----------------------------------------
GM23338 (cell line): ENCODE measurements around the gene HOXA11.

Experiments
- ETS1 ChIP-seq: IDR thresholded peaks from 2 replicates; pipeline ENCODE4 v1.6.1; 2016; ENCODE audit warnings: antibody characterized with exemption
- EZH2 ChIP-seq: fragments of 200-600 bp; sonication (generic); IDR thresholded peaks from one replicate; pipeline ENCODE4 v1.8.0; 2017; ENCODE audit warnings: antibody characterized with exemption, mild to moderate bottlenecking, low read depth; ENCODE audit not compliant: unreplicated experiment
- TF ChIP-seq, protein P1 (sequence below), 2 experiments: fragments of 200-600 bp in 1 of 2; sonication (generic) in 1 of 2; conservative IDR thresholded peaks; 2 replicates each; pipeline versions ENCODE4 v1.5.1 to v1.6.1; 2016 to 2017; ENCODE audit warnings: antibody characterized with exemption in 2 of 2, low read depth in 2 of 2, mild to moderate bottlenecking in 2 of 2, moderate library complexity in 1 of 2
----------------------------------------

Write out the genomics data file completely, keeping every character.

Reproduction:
GM23338 (cell line): ENCODE measurements around the gene HOXA11.

Experiments
- ETS1 ChIP-seq: IDR thresholded peaks from 2 replicates; pipeline ENCODE4 v1.6.1; 2016; ENCODE audit warnings: antibody characterized with exemption
- EZH2 ChIP-seq: fragments of 200-600 bp; sonication (generic); IDR thresholded peaks from one replicate; pipeline ENCODE4 v1.8.0; 2017; ENCODE audit warnings: antibody characterized with exemption, mild to moderate bottlenecking, low read depth; ENCODE audit not compliant: unreplicated experiment
- TF ChIP-seq, protein P1 (sequence below), 2 experiments: fragments of 200-600 bp in 1 of 2; sonication (generic) in 1 of 2; conservative IDR thresholded peaks; 2 replicates each; pipeline versions ENCODE4 v1.5.1 to v1.6.1; 2016 to 2017; ENCODE audit warnings: antibody characterized with exemption in 2 of 2, low read depth in 2 of 2, mild to moderate bottlenecking in 2 of 2, moderate library complexity in 1 of 2